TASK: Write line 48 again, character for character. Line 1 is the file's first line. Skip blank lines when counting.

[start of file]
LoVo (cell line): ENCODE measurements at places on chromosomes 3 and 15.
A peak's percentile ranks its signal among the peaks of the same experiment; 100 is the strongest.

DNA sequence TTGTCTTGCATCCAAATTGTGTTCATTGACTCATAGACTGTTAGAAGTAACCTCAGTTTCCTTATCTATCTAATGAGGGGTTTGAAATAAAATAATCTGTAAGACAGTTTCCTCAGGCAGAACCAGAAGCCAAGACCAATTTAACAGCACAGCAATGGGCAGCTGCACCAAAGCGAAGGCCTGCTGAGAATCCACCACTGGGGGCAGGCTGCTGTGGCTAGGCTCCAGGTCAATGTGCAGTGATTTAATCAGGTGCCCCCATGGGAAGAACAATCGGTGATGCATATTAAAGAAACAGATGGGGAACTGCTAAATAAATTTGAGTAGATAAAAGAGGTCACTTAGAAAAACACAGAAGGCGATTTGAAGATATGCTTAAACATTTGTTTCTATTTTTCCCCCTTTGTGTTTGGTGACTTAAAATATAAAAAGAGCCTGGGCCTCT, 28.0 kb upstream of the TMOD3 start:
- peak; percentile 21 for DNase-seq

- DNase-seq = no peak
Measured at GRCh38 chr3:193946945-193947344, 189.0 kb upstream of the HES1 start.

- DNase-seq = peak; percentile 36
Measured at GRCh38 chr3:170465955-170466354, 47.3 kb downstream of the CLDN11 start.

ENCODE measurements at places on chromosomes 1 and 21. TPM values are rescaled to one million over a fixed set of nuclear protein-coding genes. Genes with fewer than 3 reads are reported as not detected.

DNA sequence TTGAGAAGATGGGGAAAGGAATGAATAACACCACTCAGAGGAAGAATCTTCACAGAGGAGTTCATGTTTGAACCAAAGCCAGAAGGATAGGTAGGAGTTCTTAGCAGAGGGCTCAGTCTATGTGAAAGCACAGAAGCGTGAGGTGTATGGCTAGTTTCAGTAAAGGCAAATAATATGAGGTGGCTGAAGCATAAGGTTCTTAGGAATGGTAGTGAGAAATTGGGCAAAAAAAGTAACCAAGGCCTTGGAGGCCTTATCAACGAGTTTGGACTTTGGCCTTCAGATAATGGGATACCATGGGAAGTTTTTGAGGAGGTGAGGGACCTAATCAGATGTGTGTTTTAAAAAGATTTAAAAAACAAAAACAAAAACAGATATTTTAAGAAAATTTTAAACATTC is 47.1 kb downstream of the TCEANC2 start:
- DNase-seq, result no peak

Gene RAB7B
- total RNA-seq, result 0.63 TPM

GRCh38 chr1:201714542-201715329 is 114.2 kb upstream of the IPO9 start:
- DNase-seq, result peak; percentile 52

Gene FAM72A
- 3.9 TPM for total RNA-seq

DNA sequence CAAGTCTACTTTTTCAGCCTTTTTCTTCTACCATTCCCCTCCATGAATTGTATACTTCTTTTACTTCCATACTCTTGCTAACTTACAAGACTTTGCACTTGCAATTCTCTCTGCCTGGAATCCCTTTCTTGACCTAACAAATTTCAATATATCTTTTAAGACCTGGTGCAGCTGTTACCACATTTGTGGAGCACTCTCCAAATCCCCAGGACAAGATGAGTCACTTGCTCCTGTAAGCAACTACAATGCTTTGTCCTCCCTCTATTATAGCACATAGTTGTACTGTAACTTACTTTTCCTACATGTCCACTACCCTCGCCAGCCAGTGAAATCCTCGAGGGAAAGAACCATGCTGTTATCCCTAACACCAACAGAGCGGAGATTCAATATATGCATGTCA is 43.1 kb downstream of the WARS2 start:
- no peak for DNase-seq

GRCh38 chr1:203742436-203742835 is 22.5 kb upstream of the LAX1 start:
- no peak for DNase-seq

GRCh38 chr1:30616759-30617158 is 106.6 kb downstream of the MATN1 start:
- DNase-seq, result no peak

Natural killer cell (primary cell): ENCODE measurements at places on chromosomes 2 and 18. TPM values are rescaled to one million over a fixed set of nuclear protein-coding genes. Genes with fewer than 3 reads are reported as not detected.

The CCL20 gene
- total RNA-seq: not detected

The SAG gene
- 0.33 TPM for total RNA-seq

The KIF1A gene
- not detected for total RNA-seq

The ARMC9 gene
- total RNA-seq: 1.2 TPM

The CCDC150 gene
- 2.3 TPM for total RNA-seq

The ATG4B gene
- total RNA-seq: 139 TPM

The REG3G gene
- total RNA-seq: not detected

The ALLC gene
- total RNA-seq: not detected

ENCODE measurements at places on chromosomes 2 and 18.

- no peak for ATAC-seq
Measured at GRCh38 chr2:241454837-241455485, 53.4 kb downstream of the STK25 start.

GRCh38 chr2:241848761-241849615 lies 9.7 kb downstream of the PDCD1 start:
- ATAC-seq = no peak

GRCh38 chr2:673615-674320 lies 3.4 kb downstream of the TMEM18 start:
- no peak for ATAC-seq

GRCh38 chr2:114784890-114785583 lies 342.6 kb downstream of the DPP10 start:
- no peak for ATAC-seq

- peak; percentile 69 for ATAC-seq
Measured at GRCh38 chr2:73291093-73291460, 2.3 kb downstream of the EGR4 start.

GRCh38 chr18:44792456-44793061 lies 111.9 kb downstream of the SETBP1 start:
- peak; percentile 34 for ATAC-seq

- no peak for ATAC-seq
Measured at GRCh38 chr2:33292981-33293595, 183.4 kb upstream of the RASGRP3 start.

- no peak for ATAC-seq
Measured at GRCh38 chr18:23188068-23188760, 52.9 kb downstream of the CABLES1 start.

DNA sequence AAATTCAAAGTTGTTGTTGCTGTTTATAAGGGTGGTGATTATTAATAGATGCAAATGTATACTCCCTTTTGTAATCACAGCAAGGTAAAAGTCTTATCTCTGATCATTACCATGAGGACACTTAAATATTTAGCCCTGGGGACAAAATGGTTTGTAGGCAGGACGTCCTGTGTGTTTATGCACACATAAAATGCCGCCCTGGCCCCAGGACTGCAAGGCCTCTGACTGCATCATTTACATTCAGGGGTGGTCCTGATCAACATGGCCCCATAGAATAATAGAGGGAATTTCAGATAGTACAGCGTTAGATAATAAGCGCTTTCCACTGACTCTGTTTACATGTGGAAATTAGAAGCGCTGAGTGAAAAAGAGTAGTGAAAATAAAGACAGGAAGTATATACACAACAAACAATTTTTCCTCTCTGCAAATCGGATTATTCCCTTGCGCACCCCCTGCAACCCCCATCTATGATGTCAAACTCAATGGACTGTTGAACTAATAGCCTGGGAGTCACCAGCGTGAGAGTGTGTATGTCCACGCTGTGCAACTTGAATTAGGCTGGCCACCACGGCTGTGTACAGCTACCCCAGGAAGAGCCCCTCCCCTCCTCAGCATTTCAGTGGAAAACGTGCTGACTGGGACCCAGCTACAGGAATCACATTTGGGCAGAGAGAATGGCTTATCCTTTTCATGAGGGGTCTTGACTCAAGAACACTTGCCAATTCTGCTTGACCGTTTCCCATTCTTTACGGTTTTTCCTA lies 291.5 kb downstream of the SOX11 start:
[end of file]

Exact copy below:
GRCh38 chr2:114784890-114785583 lies 342.6 kb downstream of the DPP10 start: